Black and White by Stephanie Parent

When she tells herself the story for the first time, she is five years old.

In the story she is wearing a white dress and lying on her stomach in the brown dirt. She can smell the minerals in the soil, feel the warm grit of it under her palms and between her bare toes. She wants to dig her way into the dirt; she wants to swallow it, to take all that nourishment from the ground and into herself like a seed that can grow into something new.

In the story she lies there against the ground, and she waits, and the giants come. They track their way through the dirt in their bare feet and boots and sandals, making so much noise with their heavy bones, and they stamp the giant soles of their giant shoes and feet all over the back of her white dress. Down her spine, to her rear end, her thighs. The pressure passes right through the thin cotton fabric, a weight that will sink her into the earth, down, down, where dead things are buried and new life is born. In her mind’s eye she sees the dirt staining the white dress, spilling over onto her pale skin. She nuzzles her cheek against the soil, grinds her shins and feet into it so she’ll be dirty all over, head to toe.

The giants don’t talk but she hears their breath, thick and slow. They press harder, harder against her bones; the dirtier she is the more weight she can absorb. Heat blooms from her core and wraps around her like fresh earth, keeping her safe in her cocoon.


Outside of the story, the girl wears a black dress, a night-sky fabric, a black hole that sucks up any sign of dirt. Her skin has been scrubbed and her feet are encased in leather shoes. She balances on tiptoes as she stares at the hole in the earth, the shiny black box at the bottom and the dry dirt landing atop it, one clump, then two. She is on tiptoe because she is trying to see over all the giants, the adults who stand in front of her, thinking they can shield her from this, that she is too young to understand. She is on tiptoe because she’s about to fly away, to lose all connection to the earth.  

The black box in the hole is too small. It’s the right size to fit a body smaller than this five-year-old girl, and not a giant like the ones that hem her in on all sides. It’s not right for a body so small and helpless to make its way back into the earth, before it even had a chance to grow. The girl knows this wrongness in her bones, which are breakable as branches. The kind that snap under your feet when you walk. She knows that if some other sapling lies curled up in that box, flesh and bones decaying beneath a layer of dirt, it could just as easily be her. She knows this world is a cruel and ugly place that the giants can’t explain, can’t save her from, so they pretend she can’t understand. The giants are thicker and stronger than her, like tree trunks grown solid over the years. The pain and guilt and fear don’t feel so sharp to them, covered as their flesh is with layer after layer of bark. They’ve forgotten what it’s like to be so small and breakable, to exist so close to the ground.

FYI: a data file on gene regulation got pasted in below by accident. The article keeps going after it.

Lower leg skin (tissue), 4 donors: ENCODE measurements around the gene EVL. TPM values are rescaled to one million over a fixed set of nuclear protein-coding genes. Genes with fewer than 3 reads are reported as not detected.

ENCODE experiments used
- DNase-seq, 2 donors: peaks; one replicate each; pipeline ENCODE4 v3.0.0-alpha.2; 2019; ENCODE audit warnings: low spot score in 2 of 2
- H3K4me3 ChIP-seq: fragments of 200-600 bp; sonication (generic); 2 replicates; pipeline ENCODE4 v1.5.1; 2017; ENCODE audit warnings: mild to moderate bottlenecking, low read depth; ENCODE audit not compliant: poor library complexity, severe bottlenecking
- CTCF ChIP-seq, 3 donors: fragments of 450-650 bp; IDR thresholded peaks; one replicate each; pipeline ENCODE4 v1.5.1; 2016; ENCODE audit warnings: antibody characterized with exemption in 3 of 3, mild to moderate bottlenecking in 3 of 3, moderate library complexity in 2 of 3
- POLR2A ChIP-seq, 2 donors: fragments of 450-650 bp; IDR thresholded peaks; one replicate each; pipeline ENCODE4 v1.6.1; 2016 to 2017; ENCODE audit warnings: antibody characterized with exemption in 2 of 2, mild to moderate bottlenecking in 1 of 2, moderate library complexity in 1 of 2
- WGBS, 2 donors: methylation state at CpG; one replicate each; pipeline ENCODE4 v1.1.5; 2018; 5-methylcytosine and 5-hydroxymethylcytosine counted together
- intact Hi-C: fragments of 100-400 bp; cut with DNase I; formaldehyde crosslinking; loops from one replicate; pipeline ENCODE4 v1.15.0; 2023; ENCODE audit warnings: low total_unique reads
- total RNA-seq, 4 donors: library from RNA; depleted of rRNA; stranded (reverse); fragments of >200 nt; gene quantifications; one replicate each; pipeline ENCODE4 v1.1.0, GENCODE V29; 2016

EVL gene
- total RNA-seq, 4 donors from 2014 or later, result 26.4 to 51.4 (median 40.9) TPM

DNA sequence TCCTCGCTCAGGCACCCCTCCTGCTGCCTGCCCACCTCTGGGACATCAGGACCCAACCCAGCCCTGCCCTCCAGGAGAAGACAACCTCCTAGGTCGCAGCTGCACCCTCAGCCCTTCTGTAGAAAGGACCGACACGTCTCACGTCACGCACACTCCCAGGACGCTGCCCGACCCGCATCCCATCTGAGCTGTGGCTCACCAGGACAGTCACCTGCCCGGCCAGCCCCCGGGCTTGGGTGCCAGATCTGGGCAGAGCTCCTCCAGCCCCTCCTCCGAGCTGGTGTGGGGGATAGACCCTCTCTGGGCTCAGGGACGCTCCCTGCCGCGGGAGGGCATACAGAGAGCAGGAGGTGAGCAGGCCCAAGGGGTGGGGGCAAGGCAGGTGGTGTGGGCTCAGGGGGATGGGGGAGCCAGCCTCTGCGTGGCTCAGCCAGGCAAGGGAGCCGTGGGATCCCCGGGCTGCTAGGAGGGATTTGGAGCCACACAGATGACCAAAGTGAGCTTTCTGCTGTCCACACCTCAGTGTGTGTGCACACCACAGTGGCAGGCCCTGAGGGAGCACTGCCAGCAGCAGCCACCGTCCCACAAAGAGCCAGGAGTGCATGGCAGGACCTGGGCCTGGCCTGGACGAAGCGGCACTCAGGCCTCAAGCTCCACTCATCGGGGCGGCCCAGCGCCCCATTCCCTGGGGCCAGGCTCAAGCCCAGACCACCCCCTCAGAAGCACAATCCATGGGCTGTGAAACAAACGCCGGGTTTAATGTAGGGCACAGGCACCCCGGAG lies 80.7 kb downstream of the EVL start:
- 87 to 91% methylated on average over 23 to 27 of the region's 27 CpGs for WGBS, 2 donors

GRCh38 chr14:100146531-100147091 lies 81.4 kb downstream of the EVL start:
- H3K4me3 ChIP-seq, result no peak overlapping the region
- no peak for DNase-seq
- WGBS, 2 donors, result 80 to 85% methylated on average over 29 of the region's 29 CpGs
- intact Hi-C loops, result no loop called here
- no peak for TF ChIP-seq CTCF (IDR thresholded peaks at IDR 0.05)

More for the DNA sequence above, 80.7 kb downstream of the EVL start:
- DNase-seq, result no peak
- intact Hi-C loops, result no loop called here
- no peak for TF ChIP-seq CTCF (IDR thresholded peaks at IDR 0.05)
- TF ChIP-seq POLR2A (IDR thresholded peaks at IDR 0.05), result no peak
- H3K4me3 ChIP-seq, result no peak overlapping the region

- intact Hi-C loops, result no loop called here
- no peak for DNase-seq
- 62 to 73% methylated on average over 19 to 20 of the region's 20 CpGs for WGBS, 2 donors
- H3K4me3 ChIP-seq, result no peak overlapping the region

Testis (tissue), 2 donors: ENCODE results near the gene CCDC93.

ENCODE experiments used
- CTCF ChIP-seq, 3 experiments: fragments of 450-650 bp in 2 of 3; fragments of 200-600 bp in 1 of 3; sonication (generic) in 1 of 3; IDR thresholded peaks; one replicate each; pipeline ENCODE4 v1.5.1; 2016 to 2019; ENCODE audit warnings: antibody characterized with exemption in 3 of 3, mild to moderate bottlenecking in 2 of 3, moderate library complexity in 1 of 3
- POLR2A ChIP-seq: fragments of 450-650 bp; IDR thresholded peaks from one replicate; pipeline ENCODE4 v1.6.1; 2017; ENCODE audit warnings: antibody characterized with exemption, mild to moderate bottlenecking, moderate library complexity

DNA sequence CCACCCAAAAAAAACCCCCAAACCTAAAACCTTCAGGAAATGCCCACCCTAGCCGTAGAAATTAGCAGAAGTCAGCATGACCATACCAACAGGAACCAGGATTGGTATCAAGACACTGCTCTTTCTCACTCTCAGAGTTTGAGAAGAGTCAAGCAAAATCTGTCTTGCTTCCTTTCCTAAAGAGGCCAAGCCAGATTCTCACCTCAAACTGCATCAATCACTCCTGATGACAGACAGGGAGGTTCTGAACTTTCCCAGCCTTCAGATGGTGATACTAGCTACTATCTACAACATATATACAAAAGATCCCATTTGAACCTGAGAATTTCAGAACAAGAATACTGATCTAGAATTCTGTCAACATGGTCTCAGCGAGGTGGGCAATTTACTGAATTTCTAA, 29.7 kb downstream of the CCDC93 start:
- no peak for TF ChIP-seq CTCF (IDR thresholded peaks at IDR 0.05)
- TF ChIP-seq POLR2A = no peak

The giants scatter and the child in the box is never mentioned again and the black dress and shoes are put away. But the girl keeps telling herself the story, the tale of the white dress and the giant feet covering her with dirt, stamping her into the earth. She doesn’t understand how everyone else forgets so easily, how they grow new layers above their wounds, how they refuse to see the sad streaks of dirt on her flesh and clothes. The memories she can never, ever wash off. She is dirty and she needs someone to see, to coat her in dirt, to press her down. She reads fairy tales of donkeyskins and bearskins; she wears white all winter long.


It’s not until many, many years later, when the girl is a giant herself, that she finally feels the press of a dirty boot between her shoulder blades, trailing along her spine, butterflying out to her ribs, curving down over her tailbone. She is not wearing white. She is not wearing anything at all. She is lying on her stomach on a stained but vacuumed carpet, in an ordinary apartment with a leather sofa and a coffee table which looms over her head. She is not outside in the dirt. She is afraid the real thing will never live up to her fantasy—how could it, after all those years she’s told herself the story, all those different sizes of feet over those many layers of white?

But it turns out the opposite is true: the weight of that boot on her back is a revelation, a wish made real, the world turned suddenly right. An exhale that chases out all the old, stale, wistful air. She wishes she could stay here forever, take a picture, show the entire world.

But the world keeps turning, days and months and years pass and the owner of the boot walks away. The girl who is now a giant, but still feels like a small, confused child inside her bones, retreats into her cocoon of earth. She feels it again, sharp as it was when she was five years old, standing on tiptoe, trying to glimpse a grave:

The ache of loss, like a handful of dirt scattered over a black box, deep within the earth.

STEPHANIE PARENT — Stephanie is a writer with work in X-RAY, Pithead Chapel, and The Nasiona among other publications. Her poetry has been nominated for a Rhysling Award and Best of the Net.

Art by AMY FELDMAN — Amy is a self-taught pen and pencil illustrator from Massachusetts. She is the operations manager at a local nonprofit. Find her on Instagram @stretch.e.kins.